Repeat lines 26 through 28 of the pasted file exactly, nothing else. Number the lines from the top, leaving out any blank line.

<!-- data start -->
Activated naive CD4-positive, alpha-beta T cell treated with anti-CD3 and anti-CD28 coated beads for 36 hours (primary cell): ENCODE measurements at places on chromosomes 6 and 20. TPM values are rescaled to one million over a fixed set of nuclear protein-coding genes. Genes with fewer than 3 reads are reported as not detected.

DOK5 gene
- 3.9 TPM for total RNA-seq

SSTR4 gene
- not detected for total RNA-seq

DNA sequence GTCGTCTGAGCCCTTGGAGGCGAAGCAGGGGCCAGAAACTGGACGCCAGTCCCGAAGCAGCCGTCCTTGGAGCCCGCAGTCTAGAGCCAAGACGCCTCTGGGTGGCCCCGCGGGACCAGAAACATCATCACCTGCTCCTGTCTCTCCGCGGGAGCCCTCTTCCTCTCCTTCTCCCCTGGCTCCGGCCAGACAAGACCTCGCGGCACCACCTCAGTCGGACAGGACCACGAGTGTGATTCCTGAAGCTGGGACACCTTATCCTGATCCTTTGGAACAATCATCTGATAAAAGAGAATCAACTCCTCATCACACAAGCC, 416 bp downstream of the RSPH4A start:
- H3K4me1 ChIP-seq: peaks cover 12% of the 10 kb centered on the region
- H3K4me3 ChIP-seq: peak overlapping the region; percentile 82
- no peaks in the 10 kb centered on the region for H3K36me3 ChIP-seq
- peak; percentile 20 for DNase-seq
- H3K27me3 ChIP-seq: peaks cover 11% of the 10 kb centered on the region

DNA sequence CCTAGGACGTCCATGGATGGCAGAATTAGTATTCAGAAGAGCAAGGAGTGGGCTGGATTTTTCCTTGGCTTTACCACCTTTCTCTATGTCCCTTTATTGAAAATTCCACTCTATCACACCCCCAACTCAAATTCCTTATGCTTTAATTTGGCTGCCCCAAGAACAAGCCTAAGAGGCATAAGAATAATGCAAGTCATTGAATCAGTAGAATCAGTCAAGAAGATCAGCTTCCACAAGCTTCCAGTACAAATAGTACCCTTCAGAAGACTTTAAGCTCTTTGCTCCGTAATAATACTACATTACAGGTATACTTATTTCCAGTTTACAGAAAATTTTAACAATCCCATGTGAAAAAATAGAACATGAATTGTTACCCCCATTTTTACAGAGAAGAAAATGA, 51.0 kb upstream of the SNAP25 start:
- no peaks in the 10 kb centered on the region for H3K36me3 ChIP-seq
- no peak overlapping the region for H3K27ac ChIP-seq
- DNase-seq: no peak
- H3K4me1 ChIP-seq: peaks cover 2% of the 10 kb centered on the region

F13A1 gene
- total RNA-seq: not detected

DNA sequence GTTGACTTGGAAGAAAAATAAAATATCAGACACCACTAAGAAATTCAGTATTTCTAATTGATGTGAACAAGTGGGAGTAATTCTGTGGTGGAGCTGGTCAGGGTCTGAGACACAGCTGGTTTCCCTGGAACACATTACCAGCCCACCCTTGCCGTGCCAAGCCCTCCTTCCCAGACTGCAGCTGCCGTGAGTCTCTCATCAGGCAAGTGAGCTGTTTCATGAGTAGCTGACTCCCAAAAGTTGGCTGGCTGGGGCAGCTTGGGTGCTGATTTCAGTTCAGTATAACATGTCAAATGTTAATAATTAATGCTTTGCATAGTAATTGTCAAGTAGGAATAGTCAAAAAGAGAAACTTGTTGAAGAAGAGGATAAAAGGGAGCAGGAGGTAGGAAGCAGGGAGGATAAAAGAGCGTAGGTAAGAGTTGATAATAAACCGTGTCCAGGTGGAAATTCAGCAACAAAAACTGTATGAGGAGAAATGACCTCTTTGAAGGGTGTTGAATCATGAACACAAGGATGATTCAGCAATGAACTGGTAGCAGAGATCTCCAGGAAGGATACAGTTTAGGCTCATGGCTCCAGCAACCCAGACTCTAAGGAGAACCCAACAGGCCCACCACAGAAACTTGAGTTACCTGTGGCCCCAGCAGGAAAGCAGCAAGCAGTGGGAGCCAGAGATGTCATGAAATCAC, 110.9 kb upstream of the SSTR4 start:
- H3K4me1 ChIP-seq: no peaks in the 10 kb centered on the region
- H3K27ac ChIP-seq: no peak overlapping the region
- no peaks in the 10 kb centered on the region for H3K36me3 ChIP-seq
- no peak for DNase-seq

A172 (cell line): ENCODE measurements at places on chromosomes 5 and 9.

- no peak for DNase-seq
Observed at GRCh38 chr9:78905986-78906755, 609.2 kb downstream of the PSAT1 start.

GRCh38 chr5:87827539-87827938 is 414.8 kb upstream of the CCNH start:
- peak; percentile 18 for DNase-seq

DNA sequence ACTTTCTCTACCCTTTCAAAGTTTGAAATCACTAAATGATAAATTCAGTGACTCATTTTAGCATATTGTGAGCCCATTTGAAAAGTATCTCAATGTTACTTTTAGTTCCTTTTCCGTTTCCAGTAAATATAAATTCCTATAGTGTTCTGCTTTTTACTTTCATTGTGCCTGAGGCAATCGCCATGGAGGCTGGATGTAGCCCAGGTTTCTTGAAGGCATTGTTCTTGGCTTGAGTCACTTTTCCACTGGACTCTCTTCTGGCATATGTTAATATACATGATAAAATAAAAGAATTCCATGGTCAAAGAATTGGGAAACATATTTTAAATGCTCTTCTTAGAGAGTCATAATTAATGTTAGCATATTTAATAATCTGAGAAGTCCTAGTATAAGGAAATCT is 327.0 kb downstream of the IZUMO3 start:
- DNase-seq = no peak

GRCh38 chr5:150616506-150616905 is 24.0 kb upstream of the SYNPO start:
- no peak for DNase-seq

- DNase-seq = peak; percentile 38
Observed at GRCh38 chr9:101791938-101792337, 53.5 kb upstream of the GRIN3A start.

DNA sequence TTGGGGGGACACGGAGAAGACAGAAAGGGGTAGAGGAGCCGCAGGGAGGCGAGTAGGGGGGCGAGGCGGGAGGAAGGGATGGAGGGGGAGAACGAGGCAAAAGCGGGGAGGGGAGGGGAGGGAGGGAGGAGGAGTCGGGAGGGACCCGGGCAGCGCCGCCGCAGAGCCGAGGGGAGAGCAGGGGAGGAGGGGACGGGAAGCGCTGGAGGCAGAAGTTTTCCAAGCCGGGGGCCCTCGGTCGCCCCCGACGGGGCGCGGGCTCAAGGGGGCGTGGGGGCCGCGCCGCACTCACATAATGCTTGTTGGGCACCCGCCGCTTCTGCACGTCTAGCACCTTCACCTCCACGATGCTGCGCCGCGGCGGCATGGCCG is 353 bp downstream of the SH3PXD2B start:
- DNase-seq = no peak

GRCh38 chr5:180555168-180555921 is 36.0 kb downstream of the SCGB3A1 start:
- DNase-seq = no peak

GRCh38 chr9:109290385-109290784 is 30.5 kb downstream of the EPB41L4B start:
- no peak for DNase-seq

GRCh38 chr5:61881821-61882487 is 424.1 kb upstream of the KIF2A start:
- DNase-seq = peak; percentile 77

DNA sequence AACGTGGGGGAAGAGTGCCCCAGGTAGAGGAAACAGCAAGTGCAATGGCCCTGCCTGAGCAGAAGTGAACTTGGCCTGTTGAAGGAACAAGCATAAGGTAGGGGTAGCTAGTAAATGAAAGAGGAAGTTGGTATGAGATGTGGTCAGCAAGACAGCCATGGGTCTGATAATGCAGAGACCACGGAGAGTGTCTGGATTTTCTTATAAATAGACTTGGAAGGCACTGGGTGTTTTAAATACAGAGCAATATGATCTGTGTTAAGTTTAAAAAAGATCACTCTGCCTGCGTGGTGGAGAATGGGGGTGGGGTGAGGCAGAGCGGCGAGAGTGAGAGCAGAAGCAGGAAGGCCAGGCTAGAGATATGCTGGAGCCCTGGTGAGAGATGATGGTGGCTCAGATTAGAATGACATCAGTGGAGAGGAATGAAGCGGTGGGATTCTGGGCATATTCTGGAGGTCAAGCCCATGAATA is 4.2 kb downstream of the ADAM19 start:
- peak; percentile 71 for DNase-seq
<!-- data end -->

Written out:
Observed at GRCh38 chr9:78905986-78906755, 609.2 kb downstream of the PSAT1 start.

GRCh38 chr5:87827539-87827938 is 414.8 kb upstream of the CCNH start:
- peak; percentile 18 for DNase-seq